Colby Laithes Farm is an organic dairy farm located in Cumbria. WRM were commissioned by the farm to conduct an anaerobic digestion feasibility study to explore the use of slurry arising on-farm as an anaerobic digestion feedstock. Colby Laithes Farm houses a 380 head Montbeliarde dairy herd and processes around 4,300m³ of slurry per year. The project was supported by the WRAP On-Farm AD grant scheme.
WRM have been very professional and practical in their approach to our AD plant feasibility study. They have been very communicative at every stage and timely in both obtaining quotes and producing the final document which was thorough and clearly written.
ROBERT WARBURTON (PARTNER)
Colby Farms Ltd. were keen to explore an AD system to run on farm waste only (i.e. slurry) as all crops grown on-farm were high value due to the farm’s organic regime. Given the available AD feedstocks, WRM suggested the feasibility study focus on micro-scale (less than 50kW) anaerobic digestion of slurry. The feasibility study analysed the feedstock to understand AD generation capacity, assessed technology requirements and options, infrastructure changes or requirements and planning permission and permitting requirements which culminated in the production of a business plan and investment case, along with a detailed due-diligence risk assessment.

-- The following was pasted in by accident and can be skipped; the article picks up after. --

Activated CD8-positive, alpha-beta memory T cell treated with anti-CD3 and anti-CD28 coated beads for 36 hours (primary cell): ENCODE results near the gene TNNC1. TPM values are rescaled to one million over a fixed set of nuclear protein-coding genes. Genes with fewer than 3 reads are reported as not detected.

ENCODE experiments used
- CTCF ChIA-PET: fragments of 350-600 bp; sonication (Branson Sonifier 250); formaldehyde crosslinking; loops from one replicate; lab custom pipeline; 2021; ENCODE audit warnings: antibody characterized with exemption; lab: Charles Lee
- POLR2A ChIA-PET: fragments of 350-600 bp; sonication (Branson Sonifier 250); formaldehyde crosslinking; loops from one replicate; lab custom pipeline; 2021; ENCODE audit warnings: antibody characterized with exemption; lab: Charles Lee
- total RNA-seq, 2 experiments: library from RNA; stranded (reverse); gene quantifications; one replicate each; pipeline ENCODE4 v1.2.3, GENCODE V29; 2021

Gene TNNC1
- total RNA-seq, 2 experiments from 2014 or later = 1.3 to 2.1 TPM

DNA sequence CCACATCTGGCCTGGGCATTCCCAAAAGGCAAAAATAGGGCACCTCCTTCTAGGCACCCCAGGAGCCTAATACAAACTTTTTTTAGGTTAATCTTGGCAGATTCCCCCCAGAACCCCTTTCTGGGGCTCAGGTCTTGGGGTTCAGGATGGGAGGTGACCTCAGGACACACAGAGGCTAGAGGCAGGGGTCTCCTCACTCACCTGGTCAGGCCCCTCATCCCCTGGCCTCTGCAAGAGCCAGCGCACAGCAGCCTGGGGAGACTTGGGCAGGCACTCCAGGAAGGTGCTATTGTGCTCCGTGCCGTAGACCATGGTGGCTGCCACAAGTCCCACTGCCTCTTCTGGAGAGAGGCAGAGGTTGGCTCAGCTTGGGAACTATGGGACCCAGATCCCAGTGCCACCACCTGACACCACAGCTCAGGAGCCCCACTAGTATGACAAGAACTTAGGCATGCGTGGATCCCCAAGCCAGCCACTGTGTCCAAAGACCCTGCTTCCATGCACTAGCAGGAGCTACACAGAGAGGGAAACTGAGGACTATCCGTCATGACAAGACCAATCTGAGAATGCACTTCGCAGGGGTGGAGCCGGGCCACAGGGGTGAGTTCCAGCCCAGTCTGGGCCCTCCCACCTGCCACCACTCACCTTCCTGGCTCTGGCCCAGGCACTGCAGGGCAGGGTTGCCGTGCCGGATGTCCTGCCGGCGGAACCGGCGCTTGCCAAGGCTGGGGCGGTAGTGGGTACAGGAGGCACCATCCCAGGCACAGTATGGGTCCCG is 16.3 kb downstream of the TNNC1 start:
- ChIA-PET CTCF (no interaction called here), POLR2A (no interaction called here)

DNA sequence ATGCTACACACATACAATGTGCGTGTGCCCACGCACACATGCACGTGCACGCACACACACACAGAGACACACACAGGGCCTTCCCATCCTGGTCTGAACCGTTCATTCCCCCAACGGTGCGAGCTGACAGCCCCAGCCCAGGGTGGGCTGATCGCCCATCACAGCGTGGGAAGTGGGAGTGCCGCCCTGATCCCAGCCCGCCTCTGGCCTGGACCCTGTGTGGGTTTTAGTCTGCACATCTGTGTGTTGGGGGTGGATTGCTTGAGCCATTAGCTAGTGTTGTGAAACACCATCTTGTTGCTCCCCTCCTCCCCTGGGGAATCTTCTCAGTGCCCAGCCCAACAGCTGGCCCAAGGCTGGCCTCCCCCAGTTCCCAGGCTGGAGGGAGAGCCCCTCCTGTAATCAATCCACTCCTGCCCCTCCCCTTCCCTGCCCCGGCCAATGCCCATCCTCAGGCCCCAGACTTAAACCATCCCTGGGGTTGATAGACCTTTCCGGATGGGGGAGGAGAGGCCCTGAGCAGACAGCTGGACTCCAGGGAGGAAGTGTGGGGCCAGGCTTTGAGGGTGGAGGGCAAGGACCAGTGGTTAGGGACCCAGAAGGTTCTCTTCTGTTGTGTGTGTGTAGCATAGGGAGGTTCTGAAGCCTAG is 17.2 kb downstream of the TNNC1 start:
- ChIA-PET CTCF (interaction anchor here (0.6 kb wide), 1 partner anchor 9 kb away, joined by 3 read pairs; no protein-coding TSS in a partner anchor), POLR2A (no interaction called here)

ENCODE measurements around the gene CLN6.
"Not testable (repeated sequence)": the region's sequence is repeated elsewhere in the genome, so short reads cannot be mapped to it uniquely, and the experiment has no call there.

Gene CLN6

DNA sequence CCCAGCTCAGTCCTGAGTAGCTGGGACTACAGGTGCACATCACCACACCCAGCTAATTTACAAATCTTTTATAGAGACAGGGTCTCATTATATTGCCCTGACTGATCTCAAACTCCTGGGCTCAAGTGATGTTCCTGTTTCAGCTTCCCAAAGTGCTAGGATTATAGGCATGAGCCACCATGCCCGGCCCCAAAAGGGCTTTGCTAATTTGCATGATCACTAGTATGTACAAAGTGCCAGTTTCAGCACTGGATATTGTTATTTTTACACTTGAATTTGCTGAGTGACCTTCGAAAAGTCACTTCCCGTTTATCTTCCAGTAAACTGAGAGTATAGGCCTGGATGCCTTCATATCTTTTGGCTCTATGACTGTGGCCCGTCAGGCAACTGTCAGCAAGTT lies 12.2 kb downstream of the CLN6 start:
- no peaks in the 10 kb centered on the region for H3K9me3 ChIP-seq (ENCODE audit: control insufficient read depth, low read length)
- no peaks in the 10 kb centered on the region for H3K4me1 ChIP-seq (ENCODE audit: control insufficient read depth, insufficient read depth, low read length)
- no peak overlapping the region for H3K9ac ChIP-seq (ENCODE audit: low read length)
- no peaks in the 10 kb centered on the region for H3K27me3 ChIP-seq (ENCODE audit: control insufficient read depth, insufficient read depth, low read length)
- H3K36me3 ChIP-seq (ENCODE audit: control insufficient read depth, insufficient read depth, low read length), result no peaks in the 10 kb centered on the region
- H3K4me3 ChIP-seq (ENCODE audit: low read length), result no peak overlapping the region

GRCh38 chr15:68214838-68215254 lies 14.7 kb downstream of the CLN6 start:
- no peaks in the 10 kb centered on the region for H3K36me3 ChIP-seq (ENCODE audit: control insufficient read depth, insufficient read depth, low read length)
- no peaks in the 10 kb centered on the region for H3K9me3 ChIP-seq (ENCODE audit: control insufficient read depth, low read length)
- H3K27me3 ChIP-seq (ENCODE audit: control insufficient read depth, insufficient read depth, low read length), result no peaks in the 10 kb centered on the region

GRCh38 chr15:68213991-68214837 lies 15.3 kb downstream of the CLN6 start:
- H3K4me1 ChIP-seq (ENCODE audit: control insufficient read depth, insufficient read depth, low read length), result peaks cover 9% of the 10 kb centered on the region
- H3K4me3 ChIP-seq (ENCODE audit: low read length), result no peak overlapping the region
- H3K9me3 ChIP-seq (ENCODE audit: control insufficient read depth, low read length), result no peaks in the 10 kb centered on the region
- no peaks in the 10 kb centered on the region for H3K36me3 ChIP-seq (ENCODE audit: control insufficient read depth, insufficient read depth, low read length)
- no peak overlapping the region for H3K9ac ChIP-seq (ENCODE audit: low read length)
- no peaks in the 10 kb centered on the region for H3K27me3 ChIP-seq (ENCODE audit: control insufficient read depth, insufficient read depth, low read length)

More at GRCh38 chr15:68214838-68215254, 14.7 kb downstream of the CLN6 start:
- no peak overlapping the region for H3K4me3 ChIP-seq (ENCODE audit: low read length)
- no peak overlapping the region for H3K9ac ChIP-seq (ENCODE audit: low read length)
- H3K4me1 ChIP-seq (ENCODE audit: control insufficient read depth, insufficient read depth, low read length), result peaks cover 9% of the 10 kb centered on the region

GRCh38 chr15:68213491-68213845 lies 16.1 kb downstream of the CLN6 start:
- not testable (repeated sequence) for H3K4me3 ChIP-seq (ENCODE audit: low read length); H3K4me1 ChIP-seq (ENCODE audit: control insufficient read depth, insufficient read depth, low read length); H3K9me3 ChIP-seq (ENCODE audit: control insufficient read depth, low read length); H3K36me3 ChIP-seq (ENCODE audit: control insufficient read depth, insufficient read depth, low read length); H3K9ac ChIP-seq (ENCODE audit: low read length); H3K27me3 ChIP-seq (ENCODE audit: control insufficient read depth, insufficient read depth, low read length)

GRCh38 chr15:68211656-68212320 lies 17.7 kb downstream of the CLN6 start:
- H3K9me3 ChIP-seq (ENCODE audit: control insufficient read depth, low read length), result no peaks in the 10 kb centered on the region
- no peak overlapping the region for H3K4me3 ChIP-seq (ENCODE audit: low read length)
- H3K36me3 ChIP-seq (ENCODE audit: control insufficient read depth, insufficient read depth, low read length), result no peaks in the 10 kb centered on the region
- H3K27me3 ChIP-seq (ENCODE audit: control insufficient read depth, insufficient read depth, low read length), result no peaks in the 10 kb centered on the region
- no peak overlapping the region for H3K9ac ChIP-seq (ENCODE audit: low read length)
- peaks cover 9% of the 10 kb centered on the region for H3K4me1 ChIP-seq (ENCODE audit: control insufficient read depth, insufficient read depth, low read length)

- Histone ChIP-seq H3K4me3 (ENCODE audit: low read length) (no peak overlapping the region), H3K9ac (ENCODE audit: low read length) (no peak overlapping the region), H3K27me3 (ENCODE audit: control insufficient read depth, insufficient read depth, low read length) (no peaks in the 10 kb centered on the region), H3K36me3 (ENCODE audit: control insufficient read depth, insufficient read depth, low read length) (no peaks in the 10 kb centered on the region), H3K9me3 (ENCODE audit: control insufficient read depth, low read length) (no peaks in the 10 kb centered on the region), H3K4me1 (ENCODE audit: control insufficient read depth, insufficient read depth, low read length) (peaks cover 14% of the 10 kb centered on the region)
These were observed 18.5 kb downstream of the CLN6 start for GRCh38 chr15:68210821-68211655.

The feasibility study provided the farm with the information required to make an informed decision as to whether AD is a suitable technology option for the business at this point in time.
- Feedstock Analysis – Identified that the slurry arising could support up to a 22kW AD plant, however, due to the current grazing regime this would drop to 8kW during summer months.
- Technology Requirements- Suitable slurry-only technology was identified, and quotes from industry-leading slurry-only AD plant providers were scrutinised.
- Infrastructure – Necessary modifications to farm infrastructure were identified that required minimal changes to daily farm operations.
- Planning & Permitting – No planning challenges were identified and the project would likely proceed under Standard Rules permits.
- Business Case – An 11kW AD plant was identified as a technically feasible option, with a payback period of 11 years when all capital costs, processing costs and incomes are considered.
- Risk Assessment – Key risks identified included consistency of slurry supply in relation to grazing regime and RHI and FIT incentive tariff forecasts over the coming year.